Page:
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"I Spy"

Directed by Betty Thomas ("Private Parts").
Written by Marianne Wibberley, Cormac Wibberley, Jay Scherick and David Ronn. 
Starring Eddie Murphy, Owen Wilson and Famke Janssen
Release Year:  2002 
Review Date:  11/6/02 


Every so often, a film puts it all together.  A BAD film, I mean.

Mismatched lead characters with almost no chemistry.  Big stars, a sorta-big director, and big stunts & special effects.  Atrocious acting, strange plot twists and sketchy editing.  A sorry, no-account soundtrack.  Do I even have to mention the fact that this is a black guy/white guy buddy-cop style film?

“I Spy” is so loosely based on the 1960s TV show starring Robert Culp and Bill Cosby that it shouldn’t have even been called “I Spy.”  Owen Wilson stars as Special Agent Scott, an agent for the BNS (Bureau of National Security, which sounds made up), a United States spy unit that apparently features all of two spies.  One is Scott, and the other is the BNS’ lead agent, Carlos (Gary Cole, “Office Space”).  Since Carlos is off on another mission, Scott is teamed with another Special Agent named Rachel (Famke Janssen) to locate and retrieve a top-secret plane called the Switchblade, which is being auctioned to the world’s most dangerous criminals by Gundar (Malcolm McDowell) in Budapest when the movie begins.  Apparently, the ONLY way to find this plane is to recruit the world middleweight champion boxer, Kelly Robinson (Eddie Murphy), since Gundar is a huge boxing fanatic.  Hijinks ensue.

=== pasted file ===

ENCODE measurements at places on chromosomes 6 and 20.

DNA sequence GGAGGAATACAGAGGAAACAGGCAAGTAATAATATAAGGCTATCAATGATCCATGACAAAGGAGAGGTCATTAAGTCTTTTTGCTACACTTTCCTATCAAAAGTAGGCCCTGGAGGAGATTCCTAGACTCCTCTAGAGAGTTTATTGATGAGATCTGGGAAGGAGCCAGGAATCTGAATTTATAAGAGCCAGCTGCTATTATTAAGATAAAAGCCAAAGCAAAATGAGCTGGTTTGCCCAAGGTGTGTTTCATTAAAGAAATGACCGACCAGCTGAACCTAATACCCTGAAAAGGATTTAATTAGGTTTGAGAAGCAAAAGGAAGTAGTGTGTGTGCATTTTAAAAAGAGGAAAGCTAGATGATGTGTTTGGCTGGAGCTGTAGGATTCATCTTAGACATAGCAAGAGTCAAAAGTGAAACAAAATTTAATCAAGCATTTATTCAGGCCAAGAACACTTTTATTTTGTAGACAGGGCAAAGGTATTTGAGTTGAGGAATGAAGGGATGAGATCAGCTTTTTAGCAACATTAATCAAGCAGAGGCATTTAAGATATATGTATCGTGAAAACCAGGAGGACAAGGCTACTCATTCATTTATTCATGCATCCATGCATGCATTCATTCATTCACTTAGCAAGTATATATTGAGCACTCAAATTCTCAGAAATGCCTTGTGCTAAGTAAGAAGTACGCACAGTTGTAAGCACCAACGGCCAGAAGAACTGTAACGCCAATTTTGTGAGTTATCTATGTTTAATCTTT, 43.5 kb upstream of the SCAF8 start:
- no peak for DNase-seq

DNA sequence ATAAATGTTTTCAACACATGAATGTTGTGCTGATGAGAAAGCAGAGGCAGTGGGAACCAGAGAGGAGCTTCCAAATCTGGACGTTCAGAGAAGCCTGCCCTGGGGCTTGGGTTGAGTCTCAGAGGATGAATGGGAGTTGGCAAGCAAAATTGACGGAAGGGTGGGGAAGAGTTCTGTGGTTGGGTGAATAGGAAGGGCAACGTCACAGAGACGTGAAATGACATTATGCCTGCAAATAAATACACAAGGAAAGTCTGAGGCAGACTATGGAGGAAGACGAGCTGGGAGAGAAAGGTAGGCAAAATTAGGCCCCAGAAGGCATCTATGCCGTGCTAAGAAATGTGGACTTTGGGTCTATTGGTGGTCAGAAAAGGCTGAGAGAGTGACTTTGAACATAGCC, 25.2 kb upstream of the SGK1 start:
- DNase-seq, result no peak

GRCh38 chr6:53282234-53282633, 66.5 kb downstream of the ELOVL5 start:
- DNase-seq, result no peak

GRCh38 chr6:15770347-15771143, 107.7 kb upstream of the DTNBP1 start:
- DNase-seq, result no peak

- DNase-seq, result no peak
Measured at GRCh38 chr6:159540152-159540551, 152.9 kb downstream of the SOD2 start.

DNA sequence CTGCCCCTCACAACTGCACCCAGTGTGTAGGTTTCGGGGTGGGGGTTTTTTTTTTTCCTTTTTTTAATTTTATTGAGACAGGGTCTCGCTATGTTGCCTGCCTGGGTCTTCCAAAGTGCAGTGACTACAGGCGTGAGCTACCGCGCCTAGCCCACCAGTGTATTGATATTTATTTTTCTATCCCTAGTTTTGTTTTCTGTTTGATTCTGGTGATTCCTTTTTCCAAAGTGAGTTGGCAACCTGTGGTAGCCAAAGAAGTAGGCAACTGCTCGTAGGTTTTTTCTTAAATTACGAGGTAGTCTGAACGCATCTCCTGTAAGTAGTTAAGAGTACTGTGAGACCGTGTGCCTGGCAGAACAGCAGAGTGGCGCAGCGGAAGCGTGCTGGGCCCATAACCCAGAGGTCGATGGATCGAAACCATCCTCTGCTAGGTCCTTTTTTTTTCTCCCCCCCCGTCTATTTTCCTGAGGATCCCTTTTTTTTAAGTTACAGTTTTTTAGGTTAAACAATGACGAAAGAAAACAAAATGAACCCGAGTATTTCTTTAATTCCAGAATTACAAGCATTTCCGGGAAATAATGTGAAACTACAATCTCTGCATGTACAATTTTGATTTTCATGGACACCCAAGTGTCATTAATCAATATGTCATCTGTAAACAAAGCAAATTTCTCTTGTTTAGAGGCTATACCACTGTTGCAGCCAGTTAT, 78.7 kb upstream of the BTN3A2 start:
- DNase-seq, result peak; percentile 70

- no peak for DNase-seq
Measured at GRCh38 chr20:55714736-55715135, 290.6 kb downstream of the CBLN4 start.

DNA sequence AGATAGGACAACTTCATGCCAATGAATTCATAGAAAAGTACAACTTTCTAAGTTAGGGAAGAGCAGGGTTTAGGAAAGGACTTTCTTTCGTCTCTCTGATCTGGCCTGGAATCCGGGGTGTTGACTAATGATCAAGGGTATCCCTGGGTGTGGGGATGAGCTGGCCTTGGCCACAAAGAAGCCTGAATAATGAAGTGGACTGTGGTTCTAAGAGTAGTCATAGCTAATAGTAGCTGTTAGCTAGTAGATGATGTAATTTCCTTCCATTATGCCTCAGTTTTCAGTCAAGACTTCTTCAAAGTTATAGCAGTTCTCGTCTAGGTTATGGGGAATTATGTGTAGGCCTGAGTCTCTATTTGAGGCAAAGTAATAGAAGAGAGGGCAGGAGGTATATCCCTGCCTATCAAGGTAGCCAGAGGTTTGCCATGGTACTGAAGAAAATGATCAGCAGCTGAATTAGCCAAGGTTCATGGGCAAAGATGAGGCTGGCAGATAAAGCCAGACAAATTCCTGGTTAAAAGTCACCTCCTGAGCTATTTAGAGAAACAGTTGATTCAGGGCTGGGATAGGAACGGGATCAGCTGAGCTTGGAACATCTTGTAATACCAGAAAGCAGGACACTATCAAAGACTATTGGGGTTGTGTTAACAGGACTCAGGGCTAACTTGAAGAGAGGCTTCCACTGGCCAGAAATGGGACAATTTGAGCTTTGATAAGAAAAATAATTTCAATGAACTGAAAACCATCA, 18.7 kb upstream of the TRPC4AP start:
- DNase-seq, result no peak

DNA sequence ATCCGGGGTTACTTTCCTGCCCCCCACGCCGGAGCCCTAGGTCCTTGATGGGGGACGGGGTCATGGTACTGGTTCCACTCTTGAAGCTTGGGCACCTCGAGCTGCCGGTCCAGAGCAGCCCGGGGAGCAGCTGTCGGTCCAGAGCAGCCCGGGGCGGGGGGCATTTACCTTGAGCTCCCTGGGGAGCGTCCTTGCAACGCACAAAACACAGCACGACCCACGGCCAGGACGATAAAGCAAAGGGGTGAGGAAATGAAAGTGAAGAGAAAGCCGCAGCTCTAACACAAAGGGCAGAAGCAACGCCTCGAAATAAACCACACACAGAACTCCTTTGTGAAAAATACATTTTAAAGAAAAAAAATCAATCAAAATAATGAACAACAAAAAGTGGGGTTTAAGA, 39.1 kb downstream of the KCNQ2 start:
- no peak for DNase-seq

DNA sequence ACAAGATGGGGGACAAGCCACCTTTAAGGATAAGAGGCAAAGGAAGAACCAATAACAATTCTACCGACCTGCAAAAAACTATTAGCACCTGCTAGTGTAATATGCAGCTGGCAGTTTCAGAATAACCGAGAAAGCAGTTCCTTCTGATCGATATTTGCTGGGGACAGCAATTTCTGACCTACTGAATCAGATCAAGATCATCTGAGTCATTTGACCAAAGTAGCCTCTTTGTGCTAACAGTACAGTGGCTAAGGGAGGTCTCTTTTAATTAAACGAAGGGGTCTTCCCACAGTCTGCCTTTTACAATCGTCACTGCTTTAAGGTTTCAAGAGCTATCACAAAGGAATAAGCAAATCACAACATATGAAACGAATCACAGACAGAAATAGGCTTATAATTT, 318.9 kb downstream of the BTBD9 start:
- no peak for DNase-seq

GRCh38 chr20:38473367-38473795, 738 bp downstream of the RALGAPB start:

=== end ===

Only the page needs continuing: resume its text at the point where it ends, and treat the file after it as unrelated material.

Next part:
Wow, this movie blows.  What makes it so bad is that it is trying so hard to be some cross between the “Austin Powers” series of spy comedies and a James Bond ripoff with spy gadgets and gun battles and car chases.  It fails at both, mostly because Murphy is so not funny in this film.  He does have a couple of good lines, mostly at the expense of retarded people; basically, this character is the same as his movie-star persona from “Bowfinger”, without, oh, the humor.  His scenes with Wilson, save for one in a sewer, are all too long and must have made director Betty Thomas (“Doctor Doolittle”, Howard Stern’s “Private Parts”) look at the replay on her monitor and wonder, “Why did I take this gig?”  And, will one of you please tell me why it is that Hollywood is so convinced that Owen Wilson should be our next big white action star?  I will admit that white action stars are in a funk right now, but why Wilson?  With “Behind Enemy Lines”, “Shanghai Noon” (and its sequel, set for release next year), and the upcoming “Starsky and Hutch” remake, why so much OWEN WILSON?!  McDowell looks bored.  Sugar Ray Leonard appears in a cameo...and doesn’t speak any lines!  And Janssen, so good in “Goldeneye” but so useless in everything else she has touched save for “X-Men”, is hot but wasted here.  Why did she not become a breakout star after that film?  So many Bond women go off to do great things, but Janssen’s mediocre career takes a dive here in “I Spy.”